DISCUSSION 2 3
Ina linear programming model, there are decision variables, objectivefunction, and constraints. An objective function entails amathematical expression of the decision variables that are present ina linear programming model (Vaserstein & Byrne, 2003). It is notpossible to have an objective function before first of all having thedecision variables. Decision variables are a representation of thechoices available to a decision maker these are presented in termsof amounts of their outputs or inputs (Vaserstein & Byrne, 2003).Every unknown quantity is usually assigned a decision variable. Forexample, decision variables may be represented as x1,x2,x3,depending with the number of variables required in the model. Thereare two types of objective functions minimization or maximizationobjective function.
Onthe other hand, constraints describe limitations, which tend torestrict the alternatives available a decision maker. There are threetypes of constraints equal to constraint, less than or equal toconstraint, and greater than or equal to constraint. A less than orequal to constraint implies an upper limit on the amount of aresource is available for use while a greater than or equal toconstraint implies that there is a certain minimum that has to beattained. Alternatively, an equal to constraint implies that aspecific or exact amount of a resource is required (Vaserstein &Byrne, 2003). A constraint may not refer to all variables present ina model because constraints depend with the available resources.Depending with the resources available, constraints may change.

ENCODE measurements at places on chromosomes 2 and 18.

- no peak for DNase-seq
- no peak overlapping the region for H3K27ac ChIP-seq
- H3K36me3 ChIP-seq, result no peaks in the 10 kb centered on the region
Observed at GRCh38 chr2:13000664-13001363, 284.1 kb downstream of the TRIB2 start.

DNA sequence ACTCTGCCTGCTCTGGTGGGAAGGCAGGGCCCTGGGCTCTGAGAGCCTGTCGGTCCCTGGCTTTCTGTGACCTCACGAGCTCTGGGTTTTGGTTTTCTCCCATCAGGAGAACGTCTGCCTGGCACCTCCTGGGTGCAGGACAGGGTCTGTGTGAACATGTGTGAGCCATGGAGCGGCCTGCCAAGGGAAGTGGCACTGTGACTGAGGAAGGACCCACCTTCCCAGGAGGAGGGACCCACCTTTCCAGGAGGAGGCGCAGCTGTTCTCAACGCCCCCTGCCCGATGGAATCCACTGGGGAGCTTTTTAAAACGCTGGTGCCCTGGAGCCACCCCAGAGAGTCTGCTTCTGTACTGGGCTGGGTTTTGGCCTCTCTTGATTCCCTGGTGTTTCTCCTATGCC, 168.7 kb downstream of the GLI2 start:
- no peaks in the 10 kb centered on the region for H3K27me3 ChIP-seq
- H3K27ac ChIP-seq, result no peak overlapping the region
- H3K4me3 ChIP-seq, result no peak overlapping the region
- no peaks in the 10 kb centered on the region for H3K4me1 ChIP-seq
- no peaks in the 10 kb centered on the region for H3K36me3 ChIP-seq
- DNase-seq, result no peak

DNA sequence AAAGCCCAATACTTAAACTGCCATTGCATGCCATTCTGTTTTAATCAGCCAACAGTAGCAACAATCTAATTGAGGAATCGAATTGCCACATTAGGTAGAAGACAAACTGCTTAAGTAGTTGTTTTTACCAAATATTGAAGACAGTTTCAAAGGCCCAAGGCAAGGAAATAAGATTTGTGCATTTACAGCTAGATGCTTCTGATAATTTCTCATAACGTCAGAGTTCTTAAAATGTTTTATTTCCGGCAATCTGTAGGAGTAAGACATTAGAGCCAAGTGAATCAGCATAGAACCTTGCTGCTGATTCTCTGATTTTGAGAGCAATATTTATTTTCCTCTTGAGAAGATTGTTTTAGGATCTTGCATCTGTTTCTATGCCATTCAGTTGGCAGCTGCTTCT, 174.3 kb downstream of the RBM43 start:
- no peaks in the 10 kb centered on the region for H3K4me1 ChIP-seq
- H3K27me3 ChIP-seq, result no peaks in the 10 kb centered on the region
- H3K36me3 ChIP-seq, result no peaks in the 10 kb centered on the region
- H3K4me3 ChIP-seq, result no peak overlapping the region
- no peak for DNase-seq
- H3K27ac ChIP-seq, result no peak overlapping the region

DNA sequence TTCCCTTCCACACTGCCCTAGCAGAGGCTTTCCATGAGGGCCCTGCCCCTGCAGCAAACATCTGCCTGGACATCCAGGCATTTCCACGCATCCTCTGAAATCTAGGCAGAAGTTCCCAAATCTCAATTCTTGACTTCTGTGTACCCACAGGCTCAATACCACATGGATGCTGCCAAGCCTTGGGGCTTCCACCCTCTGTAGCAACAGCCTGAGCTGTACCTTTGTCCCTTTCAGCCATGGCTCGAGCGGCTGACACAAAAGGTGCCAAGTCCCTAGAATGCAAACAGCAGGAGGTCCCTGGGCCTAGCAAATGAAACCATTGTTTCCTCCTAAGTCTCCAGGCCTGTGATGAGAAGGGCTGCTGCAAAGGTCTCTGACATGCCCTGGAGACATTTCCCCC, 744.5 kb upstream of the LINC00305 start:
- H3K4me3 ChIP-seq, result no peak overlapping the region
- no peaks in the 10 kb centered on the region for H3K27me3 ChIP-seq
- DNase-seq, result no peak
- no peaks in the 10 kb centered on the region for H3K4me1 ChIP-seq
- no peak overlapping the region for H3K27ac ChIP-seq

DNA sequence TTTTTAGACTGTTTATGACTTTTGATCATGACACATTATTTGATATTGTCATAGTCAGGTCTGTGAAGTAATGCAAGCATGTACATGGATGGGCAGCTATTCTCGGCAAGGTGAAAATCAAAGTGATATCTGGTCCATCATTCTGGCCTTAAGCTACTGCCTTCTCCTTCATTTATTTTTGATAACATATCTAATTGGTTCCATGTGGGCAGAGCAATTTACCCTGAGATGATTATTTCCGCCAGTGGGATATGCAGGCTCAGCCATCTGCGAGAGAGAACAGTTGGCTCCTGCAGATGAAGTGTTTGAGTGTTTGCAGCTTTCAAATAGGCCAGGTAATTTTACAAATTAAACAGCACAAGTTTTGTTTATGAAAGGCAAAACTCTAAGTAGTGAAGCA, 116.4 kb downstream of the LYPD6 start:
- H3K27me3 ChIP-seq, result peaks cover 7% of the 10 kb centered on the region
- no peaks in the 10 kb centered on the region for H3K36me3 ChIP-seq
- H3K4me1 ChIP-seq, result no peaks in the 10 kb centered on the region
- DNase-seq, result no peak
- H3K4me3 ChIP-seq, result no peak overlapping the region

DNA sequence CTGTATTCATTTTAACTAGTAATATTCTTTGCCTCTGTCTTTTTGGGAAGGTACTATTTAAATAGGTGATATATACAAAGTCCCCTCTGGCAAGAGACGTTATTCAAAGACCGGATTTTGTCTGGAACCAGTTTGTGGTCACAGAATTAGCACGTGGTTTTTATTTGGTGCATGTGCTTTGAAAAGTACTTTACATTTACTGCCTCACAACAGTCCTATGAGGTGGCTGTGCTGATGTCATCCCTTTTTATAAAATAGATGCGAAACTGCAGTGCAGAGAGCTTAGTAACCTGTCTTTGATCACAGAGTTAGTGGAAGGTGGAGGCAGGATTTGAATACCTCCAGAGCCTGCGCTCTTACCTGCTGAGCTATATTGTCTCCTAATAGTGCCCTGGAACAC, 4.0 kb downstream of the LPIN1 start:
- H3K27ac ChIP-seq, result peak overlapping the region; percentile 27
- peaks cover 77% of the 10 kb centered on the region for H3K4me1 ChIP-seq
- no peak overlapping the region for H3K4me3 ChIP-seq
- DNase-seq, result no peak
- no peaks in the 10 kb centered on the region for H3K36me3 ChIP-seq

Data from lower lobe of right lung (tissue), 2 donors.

Considerthe constraint 8x + 2y ≤ 20
Inplotting this constraint, one can consider graphing the equation ofthe line 8x + 2y = 20.After graphing this equation, one can pick a point below and abovethe line in order to establish the point that satisfies the desiredregion. After getting the wanted region, the unwanted region isshaded.
Vaserstein,L. N., & Byrne, C. C. (2003). Introductionto linear programming.Upper Saddle River N. J.: Pearson Education.